LYRIC PERFORMANCES Katherine Horrex “Waking in Twos”

A clock knocks time / between four walls/ where we lie caught up / in the excellent rejection / of all company but each other’s, / immune to the pendulum / as if it were the call / of animals elsewhere—/ cockerels crowing about / unfinished revolution, / so that whoever still sleeps, or slept, / is on infinite alert, half consciously. Not us./ Next door’s farm winds down, / its owner dead by his own gun/ for some days now. Not us/ and lorries light our room / with the colors of commerce.
from NEW POETRIES 7, an anthology edited by Michael Schmidt (Carcanet 2020)

FIELD OF REFERENCE Giving grounds, however, justifying the evidence, comes to an end,—but the end is not certain propositions’ striking us immediately as true, i.e. it is not a kind of seeing on our part; it is our acting, which lies at the bottom of the language-game.
from Ludwig Wittgenstein, ON CERTAINTY, edited Anscombe and Wright, translated Paul and Anscombe, 1969.

A wickedly clever lyric perfect for the hangover of Election night. Each cluster of phonemes spins in its gravity/inertia.

The title: “waking” misheard as breaking in twos.

Equivocity, the subsoil of lyric, sprouting everywhere. No thing without its other— A clock knocks time: “knocks” as in tick-tock AND “challenges the authority of.”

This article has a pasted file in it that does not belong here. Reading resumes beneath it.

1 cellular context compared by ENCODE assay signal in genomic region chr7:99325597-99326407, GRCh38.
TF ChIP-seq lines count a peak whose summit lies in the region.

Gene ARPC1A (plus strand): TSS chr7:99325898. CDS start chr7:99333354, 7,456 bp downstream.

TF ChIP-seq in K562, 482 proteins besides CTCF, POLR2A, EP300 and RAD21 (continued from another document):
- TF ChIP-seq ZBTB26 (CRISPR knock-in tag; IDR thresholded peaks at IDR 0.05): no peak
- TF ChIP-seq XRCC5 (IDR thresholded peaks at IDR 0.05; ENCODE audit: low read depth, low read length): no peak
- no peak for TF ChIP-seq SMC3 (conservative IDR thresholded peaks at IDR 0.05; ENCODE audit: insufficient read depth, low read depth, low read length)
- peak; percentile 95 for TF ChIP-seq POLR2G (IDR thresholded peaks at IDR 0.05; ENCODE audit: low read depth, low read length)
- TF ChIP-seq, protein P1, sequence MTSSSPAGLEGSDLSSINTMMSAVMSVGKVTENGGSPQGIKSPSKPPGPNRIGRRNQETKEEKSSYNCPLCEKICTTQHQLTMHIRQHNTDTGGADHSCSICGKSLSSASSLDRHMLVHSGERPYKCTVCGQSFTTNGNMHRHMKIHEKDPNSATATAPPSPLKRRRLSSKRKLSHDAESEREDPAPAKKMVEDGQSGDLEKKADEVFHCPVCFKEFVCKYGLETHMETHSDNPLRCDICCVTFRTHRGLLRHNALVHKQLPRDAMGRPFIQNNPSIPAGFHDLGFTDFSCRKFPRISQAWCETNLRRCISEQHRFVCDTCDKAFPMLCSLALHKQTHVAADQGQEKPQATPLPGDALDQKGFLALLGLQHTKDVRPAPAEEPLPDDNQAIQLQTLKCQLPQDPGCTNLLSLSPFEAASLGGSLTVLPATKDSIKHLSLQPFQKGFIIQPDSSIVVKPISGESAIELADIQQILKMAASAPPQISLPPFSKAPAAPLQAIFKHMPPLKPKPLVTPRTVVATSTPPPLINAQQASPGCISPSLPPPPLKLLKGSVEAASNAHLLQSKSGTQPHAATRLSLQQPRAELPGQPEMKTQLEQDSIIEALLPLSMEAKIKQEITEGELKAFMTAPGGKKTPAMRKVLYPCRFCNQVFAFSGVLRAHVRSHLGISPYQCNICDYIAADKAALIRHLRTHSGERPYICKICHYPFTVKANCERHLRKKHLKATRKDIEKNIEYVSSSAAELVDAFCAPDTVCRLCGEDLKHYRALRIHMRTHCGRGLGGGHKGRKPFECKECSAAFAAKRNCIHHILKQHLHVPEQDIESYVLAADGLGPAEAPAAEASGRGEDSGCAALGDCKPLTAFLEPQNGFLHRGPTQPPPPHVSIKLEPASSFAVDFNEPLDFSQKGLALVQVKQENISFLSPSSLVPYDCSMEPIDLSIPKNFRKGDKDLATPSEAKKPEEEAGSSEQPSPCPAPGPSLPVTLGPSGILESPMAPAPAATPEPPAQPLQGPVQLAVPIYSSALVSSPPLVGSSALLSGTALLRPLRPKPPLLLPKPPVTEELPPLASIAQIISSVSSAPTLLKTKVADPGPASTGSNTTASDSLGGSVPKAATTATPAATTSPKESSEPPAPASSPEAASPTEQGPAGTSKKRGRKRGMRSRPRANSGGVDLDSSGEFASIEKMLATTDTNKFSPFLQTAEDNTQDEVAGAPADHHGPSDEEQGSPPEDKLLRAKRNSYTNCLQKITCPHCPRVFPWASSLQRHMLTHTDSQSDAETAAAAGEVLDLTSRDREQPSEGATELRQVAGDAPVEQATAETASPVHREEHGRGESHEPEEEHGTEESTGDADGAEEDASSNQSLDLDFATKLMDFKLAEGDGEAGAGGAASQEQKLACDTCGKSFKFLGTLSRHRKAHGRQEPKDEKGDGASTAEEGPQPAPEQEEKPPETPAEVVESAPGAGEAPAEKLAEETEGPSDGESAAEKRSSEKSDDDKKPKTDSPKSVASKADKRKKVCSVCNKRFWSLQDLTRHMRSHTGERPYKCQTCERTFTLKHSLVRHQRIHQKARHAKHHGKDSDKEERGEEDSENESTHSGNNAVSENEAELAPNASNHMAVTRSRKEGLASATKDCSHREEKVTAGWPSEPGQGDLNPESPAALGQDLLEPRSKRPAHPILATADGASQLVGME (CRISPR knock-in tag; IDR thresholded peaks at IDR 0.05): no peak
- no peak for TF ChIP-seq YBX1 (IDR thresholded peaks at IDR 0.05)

Verbal tension of the scene: “we lie caught (up)…” Think about caught. The dialectics of the lyric path leads us to the break: “not us.” Finally the reductive yet still vibrant image of the last line.

Wittgenstein’s path— from saying to seeing to acting— makes me wonder: am I wrong to feel an intense tug of NO compelling me over the abyss of exhausted dialectic into action? Or more precisely a relief that one CAN change one’s life? Hasn’t Horrex performed this lyric towards action/change of point of view to a standpoint outside the dialectic and within the lyric equivocity, art’s standing in the universal impermanence?

I hope so. In any event Waking in Twos is just the stiff drink I need this morning.

Author: Tom D'Evelyn

Tom D'Evelyn is a private editor and writing tutor in Cranston RI and, thanks to the web, across the US and in the UK. He can be reached at tom.develyn@comcast.net. D'Evelyn has a PhD in Comparative Literature from UC Berkeley. Before retiring he held positions at The Christian Science Monitor, Harvard University Press, Boston University and Brown University. He ran a literary agency for ten years, publishing books by Leonard Nathan and Arthur Quinn, among others. Before moving to Portland OR he was managing editor at Single Island Press, Portsmouth NH. He blogs at http://tdevelyn.com and other sites.

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